The Decision to Pay Off Your Mortgage in Retirement

For many homeowners, paying off a mortgage is a financial milestone. This is especially true when you are retired. Not having the burden of a monthly mortgage payment during retirement can free up money to help you live the retirement lifestyle you’ve always wanted.

To pay off, or not to pay off: that is the question
NRT-payoffmortgageQ413_02Some retirees are lucky enough to have paid off their mortgage before they reach retirement. For others, however, that monthly obligation continues. If you are retired, you may be wondering whether you should pay off your mortgage. Unfortunately, there’s no one answer that’s right for everyone. Instead, the answer will depend upon a variety of factors and how they relate to your individual situation.

Return on retirement investments vs. mortgage interest rate
One way many retirees pay off their mortgage is by using funds from their retirement investments. To determine whether this is a good option for you, you’ll need to consider the current and anticipated rate of return on your retirement investments versus your current mortgage interest rate. In other words, do you expect to earn a higher after-tax rate of return on your current retirement investments than the after-tax interest rate you currently pay on your mortgage (i.e., the interest rate that you’re paying, factoring in any mortgage interest deduction you’re entitled to)?

For example, assume you pay an after-tax mortgage interest rate of 4%. You are considering withdrawing funds from your retirement investments to pay off your mortgage balance. In general, you would need to earn an after-tax return of greater than 4% on your retirement investments to make keeping your money invested for retirement the smarter choice.

On the other hand, if your retirement funds are primarily held in investments that typically offer a lower rate of return than the interest rate you pay on your mortgage, you may be better off withdrawing your retirement funds to pay off your mortgage.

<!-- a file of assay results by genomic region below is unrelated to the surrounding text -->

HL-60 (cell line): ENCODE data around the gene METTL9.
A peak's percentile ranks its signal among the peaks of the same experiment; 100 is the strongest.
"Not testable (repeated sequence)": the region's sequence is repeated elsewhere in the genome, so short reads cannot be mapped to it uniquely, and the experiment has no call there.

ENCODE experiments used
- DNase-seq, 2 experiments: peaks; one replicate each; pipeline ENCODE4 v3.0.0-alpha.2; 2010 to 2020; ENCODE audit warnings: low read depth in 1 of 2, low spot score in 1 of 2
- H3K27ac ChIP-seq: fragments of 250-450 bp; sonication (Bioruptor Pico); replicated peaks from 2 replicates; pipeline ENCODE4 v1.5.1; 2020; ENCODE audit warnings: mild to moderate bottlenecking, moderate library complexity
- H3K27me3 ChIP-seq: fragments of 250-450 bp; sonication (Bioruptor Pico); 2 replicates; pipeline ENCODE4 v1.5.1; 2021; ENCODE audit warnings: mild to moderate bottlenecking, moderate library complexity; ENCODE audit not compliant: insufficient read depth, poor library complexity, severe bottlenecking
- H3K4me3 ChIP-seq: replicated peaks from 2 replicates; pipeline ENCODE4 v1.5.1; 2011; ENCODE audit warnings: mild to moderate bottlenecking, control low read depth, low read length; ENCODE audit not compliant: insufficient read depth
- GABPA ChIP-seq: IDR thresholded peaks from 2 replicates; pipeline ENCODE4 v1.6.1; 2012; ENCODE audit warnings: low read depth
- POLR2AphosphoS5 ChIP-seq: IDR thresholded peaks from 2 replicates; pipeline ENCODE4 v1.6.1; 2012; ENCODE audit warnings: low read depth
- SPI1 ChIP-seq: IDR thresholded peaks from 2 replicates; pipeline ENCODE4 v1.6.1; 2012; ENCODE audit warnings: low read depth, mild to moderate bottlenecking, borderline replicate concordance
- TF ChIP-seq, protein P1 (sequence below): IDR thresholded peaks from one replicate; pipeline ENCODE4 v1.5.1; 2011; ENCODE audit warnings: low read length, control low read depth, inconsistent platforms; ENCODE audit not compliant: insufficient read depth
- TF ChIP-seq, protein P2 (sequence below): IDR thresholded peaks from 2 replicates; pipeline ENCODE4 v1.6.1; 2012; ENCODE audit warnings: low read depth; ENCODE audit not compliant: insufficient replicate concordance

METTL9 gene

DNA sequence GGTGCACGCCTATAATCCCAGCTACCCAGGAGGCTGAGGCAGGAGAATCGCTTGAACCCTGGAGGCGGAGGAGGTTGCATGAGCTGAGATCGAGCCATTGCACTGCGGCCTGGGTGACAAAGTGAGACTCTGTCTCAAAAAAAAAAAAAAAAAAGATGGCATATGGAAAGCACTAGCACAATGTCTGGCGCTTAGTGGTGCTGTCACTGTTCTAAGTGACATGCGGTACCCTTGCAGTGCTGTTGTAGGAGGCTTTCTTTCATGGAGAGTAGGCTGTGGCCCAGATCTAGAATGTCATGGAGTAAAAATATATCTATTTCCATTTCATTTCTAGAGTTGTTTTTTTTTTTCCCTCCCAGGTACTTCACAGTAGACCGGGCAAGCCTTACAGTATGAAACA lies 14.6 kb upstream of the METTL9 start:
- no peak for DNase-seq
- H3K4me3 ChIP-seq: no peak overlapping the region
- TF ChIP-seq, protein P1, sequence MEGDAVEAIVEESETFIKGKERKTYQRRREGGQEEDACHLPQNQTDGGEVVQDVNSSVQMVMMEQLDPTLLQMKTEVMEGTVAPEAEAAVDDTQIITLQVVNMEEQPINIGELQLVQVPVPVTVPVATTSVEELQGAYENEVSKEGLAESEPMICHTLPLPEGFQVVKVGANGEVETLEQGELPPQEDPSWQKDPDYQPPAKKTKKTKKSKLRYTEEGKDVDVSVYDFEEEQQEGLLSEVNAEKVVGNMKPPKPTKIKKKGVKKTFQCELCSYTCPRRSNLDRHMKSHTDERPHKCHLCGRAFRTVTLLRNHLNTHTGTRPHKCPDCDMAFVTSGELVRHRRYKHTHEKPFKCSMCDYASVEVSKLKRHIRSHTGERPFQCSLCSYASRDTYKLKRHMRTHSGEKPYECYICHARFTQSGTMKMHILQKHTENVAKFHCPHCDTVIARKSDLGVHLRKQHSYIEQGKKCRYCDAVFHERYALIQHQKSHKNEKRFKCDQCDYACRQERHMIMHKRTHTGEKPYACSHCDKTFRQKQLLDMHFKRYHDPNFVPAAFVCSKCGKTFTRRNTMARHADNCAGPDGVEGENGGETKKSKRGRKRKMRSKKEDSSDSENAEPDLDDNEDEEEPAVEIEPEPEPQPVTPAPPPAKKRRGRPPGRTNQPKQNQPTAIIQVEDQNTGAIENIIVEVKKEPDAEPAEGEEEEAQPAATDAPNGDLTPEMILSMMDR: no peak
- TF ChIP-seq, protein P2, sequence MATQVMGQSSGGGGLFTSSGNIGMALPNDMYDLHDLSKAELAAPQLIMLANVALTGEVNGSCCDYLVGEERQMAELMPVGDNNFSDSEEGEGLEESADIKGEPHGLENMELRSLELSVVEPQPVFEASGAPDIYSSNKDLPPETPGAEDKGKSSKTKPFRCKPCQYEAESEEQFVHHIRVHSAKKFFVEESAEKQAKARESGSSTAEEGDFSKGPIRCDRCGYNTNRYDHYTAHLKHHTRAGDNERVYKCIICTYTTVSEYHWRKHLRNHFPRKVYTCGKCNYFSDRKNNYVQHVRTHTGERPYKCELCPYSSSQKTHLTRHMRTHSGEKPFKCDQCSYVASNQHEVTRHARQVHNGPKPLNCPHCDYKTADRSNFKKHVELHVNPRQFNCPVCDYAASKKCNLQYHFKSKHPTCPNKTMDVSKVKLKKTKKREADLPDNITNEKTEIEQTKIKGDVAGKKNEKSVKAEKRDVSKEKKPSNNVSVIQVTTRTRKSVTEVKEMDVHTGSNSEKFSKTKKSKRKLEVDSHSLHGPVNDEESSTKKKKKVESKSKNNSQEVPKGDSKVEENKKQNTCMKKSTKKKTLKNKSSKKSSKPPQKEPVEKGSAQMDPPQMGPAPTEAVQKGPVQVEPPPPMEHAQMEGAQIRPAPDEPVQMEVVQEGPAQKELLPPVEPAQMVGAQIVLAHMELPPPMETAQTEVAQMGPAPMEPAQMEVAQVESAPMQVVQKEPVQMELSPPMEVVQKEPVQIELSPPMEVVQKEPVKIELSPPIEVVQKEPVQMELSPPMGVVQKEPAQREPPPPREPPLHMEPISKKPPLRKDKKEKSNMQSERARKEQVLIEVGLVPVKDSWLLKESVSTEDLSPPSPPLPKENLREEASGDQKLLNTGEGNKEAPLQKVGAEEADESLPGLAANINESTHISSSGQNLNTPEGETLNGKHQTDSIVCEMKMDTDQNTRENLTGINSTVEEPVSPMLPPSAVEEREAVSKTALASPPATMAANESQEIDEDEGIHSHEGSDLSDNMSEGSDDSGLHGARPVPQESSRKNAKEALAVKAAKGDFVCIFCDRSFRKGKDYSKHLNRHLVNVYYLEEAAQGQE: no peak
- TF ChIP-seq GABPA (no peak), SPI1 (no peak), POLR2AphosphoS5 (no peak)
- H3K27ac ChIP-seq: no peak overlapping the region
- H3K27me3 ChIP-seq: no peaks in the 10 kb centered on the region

Additional considerations
As you weigh your options, you’ll also want to consider these additional points:

— Effect on retirement nest egg: If you rely on your retirement savings for most of your income during retirement, you should generally avoid paying off your mortgage if it will end up depleting a significant portion of your retirement savings. Ideally, you should pay off your mortgage only if you have a small mortgage balance in comparison to your overall retirement nest egg.

file00032137357— Tax consequences: Keep in mind that if you are going to withdraw funds from a retirement account to pay off your mortgage, there are some potential tax consequences you should be aware of. First, if you withdraw pretax funds from a retirement account, the amount you withdraw is generally taxable. As a result, you’ll want to be sure to account for the taxes you’ll have to pay on the amount you withdraw from pretax funds. Depending on your tax bracket, that could be a significant amount.

In addition, if you take a large enough distribution from your retirement account, you could end up pushing yourself into a higher income tax bracket. Finally, unless you are 59½ or older, you may pay a penalty for early withdrawal.

— Comfort with mortgage debt: For many retirees, a monthly mortgage obligation can be a heavy burden. If no longer having a mortgage would give you greater peace of mind, give the emotional benefits of paying off your mortgage some extra consideration.

The opinions voiced in this material are for general information only and are not intended to provide specific advice or recommendations for any individual. To determine which investment(s) may be appropriate for you, consult your financial advisor prior to investing. The tax information provided is not intended to be a substitute for specific individualized tax planning advice. We suggest that you consult with a qualified tax advisor.

Prepared by Broadridge Investor Communication Solutions, Inc. Copyright 2014

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